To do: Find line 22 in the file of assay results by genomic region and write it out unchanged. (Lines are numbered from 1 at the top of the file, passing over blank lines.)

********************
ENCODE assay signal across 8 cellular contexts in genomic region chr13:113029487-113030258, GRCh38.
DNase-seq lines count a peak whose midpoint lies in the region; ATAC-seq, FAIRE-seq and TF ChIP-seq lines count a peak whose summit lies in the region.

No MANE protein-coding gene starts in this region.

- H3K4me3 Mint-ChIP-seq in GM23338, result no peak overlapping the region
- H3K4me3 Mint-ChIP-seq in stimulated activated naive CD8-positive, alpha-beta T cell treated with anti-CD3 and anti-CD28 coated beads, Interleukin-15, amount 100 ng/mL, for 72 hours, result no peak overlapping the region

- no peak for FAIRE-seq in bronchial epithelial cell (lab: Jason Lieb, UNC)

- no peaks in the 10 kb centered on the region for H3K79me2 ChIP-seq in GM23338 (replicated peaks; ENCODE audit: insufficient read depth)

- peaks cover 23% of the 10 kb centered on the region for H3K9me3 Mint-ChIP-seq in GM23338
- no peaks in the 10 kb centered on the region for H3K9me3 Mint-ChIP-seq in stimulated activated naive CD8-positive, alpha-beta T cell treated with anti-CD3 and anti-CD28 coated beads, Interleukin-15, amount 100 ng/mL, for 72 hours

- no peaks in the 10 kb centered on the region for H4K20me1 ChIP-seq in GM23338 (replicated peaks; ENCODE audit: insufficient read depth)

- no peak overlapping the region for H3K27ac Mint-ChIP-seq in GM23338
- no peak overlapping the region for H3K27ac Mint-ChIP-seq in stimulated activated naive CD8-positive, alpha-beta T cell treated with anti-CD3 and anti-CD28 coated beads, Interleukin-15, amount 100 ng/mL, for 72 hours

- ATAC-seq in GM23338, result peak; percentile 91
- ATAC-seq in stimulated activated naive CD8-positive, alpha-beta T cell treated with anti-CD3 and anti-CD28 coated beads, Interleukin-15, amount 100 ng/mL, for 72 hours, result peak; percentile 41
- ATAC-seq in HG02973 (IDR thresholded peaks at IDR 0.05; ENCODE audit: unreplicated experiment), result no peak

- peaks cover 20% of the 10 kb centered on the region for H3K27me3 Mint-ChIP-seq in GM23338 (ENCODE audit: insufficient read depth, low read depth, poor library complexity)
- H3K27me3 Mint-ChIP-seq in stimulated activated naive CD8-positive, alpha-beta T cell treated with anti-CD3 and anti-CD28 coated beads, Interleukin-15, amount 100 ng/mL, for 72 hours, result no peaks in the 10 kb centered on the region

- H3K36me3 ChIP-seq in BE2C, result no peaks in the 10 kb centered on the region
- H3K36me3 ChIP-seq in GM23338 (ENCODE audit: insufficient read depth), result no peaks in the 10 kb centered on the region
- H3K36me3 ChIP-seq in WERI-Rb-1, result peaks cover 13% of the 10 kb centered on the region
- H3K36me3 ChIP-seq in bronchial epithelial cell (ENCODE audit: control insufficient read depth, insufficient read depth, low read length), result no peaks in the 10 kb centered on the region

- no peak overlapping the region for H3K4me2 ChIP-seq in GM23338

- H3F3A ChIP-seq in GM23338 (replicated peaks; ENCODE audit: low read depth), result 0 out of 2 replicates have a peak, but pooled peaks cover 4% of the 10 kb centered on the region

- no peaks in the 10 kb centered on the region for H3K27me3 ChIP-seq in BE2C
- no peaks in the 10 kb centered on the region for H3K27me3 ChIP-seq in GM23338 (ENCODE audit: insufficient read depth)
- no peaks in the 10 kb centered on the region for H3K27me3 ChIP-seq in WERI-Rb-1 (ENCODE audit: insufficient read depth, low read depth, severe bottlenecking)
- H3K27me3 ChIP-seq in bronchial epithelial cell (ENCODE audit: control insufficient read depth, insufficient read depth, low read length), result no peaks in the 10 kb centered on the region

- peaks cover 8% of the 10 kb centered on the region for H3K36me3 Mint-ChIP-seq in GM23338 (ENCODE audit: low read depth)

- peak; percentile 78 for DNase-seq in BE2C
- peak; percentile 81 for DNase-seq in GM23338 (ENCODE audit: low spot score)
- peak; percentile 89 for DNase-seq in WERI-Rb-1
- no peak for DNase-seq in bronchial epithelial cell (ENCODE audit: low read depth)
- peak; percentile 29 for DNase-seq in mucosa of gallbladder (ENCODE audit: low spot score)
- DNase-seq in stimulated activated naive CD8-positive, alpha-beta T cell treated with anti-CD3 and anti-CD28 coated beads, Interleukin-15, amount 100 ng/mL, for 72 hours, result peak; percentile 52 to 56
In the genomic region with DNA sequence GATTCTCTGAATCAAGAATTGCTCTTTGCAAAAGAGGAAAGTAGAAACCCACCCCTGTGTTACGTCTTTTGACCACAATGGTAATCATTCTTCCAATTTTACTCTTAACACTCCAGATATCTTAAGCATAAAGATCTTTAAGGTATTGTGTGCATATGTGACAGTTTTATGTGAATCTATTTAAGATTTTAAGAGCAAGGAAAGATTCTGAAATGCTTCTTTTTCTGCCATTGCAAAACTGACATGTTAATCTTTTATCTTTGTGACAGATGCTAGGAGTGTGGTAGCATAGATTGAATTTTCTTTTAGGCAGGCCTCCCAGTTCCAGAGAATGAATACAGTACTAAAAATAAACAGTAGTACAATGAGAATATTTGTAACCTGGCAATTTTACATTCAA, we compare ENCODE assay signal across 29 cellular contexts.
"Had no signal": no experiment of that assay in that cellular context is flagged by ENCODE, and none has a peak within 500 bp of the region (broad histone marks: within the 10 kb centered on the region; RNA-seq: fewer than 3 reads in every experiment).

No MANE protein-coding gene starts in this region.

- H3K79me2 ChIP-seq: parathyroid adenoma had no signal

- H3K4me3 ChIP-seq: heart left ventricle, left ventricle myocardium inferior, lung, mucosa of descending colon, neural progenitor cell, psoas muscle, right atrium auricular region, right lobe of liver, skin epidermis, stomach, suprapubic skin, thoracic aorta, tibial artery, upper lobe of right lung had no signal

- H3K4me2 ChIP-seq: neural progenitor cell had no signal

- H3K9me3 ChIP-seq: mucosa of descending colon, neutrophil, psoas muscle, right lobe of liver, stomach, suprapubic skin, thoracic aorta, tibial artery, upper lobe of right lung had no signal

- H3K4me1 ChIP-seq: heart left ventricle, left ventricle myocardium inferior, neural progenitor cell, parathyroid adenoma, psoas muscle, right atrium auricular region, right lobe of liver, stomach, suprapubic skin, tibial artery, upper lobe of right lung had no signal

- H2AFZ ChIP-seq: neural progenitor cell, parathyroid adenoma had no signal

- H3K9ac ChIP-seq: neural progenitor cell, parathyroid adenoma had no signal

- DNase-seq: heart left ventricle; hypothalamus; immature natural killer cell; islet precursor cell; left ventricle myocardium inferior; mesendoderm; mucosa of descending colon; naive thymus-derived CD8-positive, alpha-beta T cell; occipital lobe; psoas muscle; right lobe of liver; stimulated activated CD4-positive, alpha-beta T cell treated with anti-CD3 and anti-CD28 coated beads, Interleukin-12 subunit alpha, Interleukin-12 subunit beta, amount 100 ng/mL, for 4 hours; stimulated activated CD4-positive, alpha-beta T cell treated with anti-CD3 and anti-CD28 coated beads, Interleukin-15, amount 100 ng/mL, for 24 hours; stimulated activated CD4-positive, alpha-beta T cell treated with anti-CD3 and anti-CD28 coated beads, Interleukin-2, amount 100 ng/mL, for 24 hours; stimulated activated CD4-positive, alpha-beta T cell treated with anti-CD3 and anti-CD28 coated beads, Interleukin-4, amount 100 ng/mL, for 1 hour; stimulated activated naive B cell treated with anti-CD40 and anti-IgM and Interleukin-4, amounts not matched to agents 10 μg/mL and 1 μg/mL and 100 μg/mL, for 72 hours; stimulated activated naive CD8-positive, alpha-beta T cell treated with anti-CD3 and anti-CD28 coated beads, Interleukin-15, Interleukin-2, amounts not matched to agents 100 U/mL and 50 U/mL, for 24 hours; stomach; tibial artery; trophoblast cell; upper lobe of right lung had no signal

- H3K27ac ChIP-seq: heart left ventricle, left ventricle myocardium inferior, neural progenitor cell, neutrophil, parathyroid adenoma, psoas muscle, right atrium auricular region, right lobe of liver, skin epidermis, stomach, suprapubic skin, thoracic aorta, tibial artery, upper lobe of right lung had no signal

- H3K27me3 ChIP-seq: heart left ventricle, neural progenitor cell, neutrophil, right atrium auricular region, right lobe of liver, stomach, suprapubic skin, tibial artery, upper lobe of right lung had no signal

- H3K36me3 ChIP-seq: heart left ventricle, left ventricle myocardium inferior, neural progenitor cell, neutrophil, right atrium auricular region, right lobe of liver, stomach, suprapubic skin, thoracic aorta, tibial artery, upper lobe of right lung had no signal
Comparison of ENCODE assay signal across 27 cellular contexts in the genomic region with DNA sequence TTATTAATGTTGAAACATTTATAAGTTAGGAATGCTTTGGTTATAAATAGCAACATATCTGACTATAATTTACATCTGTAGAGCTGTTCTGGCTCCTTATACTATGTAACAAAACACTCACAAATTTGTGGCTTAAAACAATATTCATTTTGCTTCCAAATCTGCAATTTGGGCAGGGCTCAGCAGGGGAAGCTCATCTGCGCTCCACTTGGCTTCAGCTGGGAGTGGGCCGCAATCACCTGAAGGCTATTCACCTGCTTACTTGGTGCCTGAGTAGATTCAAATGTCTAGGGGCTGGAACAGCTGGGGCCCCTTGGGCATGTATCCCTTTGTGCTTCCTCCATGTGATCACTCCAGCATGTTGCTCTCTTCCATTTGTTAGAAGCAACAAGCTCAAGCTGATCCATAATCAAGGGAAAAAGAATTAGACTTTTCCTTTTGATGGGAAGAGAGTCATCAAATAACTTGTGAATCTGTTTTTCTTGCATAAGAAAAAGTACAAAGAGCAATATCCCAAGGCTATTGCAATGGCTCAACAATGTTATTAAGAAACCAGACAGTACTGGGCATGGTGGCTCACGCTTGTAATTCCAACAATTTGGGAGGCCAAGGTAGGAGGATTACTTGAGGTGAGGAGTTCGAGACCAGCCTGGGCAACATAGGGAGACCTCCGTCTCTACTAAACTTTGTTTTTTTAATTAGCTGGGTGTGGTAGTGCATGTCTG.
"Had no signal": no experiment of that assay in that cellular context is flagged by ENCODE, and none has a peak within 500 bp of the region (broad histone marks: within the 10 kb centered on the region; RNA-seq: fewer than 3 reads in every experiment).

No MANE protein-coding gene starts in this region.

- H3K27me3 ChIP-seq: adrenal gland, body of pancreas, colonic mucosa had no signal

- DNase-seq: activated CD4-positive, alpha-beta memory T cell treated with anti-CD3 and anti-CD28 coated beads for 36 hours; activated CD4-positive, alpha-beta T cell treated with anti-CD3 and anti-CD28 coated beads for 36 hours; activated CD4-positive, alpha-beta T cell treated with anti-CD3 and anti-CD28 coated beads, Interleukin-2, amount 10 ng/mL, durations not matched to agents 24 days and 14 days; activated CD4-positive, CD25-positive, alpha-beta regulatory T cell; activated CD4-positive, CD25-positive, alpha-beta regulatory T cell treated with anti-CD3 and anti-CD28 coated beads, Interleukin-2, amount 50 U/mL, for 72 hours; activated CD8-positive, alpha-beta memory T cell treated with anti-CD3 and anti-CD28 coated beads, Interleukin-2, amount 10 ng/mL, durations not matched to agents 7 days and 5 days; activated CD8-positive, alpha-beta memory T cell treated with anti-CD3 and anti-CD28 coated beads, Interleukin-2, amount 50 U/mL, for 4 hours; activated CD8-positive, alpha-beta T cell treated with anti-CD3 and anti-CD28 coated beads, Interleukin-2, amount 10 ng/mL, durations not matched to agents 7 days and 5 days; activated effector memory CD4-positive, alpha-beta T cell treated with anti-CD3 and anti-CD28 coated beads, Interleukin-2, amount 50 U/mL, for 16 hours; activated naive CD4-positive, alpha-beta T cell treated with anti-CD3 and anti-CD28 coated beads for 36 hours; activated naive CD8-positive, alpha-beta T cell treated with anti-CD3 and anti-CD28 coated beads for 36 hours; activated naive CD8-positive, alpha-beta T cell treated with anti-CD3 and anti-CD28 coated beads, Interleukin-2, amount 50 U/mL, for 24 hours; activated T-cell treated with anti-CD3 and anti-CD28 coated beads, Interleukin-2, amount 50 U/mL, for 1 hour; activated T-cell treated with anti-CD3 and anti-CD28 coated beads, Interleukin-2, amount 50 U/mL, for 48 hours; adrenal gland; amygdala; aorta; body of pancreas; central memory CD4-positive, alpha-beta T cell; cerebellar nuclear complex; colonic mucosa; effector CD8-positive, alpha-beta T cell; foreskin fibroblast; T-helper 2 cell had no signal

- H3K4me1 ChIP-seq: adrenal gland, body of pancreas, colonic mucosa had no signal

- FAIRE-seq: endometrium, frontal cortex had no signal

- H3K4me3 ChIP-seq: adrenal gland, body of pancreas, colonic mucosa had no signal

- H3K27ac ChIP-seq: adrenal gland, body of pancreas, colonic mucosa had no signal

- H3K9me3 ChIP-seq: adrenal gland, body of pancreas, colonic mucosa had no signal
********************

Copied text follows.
- no peak overlapping the region for H3K4me2 ChIP-seq in GM23338